This is a point where the simple "law bad, Gospel good" calculus breaks down, at least as far as our current times are concerned. Because it seems these days that we see the cry of "Repent, for the kingdom of God is at hand!" as being fundamentally bad news. It means we've sinned, and who wants to admit to that? It means that our conduct and our thoughts and our feelings are not God-pleasing. Moreover, it means that our trajectory is doomed and needs a correction. We might, after a time, recognize the call to repentance as a good thing--but our initial reaction is likely to be otherwise. For a heart given over to sin, even the most noble change doesn't come easily.

However, we have to note that the two elements of the Gospel are held in tension. Just as preachers can't forgive sinners without convicting them first, likewise, all preaching of repentance has to be based on the reality of forgiveness, not merely the fear of punishment.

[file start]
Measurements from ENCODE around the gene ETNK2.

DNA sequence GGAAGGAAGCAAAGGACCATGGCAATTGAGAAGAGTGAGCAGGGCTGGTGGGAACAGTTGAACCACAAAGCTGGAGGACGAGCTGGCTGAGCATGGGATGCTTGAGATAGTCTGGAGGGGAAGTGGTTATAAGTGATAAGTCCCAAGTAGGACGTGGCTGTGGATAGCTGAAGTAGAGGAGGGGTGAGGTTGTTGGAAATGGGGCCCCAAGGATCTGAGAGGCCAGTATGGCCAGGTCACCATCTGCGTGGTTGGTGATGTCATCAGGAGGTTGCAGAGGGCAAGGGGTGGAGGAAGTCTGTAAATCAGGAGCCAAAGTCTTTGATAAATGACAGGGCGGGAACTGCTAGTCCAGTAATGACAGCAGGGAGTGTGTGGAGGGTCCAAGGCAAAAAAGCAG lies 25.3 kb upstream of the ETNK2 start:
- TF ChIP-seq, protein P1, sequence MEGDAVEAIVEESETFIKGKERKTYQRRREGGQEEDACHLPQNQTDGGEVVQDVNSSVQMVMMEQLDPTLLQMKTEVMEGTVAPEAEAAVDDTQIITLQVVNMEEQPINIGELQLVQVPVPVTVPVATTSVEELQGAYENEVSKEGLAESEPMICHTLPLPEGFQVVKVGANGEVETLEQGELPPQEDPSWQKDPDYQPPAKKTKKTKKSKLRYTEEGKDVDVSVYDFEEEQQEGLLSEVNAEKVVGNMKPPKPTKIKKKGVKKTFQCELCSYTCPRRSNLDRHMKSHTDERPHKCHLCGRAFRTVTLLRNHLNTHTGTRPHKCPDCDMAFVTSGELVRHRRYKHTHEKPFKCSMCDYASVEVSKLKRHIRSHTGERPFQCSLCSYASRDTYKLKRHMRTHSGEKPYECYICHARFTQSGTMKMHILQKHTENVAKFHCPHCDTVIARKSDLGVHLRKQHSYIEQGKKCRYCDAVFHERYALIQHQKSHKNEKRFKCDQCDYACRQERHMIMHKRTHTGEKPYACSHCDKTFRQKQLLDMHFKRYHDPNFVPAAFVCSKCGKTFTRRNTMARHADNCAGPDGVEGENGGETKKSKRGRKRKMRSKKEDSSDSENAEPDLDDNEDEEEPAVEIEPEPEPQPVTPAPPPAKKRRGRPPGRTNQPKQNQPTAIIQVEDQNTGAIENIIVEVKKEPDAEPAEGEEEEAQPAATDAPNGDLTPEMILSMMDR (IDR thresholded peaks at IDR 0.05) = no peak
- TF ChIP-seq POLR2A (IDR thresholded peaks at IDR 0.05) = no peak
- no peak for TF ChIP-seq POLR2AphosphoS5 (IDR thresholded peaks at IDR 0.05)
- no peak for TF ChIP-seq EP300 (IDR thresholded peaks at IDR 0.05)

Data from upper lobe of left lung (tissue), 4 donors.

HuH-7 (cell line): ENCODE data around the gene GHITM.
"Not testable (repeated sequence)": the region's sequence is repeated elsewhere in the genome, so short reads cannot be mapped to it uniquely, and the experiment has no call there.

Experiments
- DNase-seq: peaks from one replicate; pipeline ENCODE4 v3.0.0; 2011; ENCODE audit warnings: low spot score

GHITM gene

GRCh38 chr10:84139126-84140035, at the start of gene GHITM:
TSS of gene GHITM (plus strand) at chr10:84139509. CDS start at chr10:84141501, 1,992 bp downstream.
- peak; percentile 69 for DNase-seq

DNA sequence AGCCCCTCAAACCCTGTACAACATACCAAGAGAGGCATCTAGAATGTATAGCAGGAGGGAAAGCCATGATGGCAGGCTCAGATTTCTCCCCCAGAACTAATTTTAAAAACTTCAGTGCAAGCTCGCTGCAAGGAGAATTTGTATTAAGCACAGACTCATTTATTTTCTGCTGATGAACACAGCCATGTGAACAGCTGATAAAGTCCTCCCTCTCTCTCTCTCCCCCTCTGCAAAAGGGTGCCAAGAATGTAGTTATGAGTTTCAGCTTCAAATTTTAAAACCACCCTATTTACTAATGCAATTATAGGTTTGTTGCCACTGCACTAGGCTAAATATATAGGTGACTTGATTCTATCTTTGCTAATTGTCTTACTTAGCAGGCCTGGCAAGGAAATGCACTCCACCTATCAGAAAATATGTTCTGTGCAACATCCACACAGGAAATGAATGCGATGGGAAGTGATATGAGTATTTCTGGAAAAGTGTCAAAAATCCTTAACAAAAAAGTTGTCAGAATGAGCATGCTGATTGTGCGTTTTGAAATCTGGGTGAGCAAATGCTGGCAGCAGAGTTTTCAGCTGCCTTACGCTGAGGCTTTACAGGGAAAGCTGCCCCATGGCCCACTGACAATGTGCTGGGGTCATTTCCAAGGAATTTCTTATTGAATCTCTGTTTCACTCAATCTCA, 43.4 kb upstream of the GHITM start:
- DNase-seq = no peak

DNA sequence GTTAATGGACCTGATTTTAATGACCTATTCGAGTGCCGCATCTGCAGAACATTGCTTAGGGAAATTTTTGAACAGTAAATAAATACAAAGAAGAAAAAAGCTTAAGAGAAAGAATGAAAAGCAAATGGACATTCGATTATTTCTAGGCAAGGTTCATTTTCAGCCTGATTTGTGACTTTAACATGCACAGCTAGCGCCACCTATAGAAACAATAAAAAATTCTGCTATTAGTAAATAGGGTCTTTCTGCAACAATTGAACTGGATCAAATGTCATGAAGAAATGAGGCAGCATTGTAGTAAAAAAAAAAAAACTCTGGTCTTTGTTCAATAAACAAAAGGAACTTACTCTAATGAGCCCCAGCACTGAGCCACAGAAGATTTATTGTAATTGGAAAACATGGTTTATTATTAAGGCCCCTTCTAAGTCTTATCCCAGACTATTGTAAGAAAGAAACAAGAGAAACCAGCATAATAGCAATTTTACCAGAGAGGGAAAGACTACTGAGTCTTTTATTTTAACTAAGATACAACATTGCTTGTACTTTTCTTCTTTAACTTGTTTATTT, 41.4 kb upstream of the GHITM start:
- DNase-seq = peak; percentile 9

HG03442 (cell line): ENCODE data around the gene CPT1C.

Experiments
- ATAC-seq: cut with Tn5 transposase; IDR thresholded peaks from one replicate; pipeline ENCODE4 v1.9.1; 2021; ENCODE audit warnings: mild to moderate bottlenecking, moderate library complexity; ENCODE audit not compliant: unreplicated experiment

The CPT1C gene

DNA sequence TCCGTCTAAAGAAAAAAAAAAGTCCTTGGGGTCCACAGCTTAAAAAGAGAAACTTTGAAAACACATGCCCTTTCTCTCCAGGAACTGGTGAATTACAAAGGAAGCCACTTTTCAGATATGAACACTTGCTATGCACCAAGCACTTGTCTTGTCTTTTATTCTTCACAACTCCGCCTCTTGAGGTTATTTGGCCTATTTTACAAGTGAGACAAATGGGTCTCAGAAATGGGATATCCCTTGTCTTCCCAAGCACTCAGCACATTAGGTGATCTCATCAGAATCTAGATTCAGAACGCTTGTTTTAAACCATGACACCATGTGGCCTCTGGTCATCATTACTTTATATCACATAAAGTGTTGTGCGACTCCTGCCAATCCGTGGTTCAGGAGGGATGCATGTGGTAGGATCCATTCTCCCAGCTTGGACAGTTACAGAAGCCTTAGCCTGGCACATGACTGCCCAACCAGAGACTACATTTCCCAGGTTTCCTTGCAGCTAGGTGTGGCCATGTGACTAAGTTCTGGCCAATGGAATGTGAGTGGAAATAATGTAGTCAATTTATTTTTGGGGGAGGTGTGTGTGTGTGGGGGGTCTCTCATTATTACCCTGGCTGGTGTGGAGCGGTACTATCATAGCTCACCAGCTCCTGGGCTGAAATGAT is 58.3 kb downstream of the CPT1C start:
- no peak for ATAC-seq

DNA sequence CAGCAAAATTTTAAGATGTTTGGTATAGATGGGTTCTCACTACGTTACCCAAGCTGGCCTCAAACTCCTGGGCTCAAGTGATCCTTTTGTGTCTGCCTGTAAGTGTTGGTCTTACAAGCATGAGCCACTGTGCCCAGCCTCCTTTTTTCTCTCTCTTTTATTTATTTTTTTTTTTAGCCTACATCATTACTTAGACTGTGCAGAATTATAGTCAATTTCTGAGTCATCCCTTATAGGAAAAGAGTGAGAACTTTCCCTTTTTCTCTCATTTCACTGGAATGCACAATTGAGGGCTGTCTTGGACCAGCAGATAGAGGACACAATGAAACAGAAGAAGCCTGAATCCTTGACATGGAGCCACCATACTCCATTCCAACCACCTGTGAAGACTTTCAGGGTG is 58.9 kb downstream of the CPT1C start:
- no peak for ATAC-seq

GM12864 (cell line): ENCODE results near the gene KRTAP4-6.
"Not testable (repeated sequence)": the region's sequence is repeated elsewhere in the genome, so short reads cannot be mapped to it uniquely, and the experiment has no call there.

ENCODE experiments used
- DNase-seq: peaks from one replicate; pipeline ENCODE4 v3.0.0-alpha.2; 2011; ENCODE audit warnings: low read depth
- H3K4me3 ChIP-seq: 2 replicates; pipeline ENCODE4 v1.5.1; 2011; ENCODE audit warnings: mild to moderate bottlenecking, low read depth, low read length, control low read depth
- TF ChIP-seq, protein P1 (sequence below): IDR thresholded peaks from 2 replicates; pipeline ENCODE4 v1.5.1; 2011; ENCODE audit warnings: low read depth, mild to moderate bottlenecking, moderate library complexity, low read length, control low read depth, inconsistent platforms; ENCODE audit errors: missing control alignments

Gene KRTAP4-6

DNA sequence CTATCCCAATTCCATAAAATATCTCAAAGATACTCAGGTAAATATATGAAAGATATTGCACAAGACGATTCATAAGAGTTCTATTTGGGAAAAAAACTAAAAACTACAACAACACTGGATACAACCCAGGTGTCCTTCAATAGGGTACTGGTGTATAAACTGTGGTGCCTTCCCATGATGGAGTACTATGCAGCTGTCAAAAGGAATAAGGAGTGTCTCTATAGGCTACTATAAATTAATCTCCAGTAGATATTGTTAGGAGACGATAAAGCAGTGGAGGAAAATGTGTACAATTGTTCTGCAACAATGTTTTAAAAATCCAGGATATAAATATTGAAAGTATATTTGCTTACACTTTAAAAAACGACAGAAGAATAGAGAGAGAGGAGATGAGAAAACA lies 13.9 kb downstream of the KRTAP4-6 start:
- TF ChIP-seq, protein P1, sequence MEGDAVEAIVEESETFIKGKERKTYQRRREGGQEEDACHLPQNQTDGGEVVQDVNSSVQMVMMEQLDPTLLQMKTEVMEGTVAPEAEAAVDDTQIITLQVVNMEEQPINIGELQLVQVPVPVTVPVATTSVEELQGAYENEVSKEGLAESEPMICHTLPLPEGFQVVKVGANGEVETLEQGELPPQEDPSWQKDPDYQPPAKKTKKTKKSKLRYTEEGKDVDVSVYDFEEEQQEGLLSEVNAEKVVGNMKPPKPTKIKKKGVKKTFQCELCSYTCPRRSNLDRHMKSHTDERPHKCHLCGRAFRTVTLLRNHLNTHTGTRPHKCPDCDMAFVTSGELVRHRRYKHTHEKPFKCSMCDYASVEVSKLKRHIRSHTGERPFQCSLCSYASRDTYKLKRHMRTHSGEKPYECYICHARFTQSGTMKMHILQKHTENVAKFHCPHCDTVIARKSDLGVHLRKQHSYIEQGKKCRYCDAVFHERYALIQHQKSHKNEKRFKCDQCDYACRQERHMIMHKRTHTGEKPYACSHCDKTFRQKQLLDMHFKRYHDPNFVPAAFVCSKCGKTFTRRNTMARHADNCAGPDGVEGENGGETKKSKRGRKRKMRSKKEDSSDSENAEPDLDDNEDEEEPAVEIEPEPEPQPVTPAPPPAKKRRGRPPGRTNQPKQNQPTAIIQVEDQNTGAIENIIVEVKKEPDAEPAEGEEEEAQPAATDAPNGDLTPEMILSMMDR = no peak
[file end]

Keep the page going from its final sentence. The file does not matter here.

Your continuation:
And this, ultimately, is how the call to repentance can be understood as "good news." God intends not merely to forgive us, but to change us. Christ certainly meets us where we are, and that's good news. But he does not intend to leave us there--and that's better news!

A Gospel of sticky sentimentality can never grasp this truth. If the Gospel is only about how the good-intentioned are the true children of God, we've got nothing but cheap grace on our hands. If the Gospel is reduced to a universal rule that we're called to "err on the side of grace," we're still stuck erring. We cannot cling to the Gospel without realizing that, in the midst of offering us ultimate comfort and hope, it confronts error.


  • At 6:37 PM, Anonymous Harry said…

    I am assuming that Lutherans do not have confession in the Roman Catholic sense? Is this a ritual of some sort?

  • At 7:00 PM, Anonymous Mark Hasty said…

    Sorry. I should've explained "Lutheran confessions" a little better. In this case, what is being referred to is confessions of faith, not confessions of sin. We're big on being precise about what we mean when we speak about matters of faith.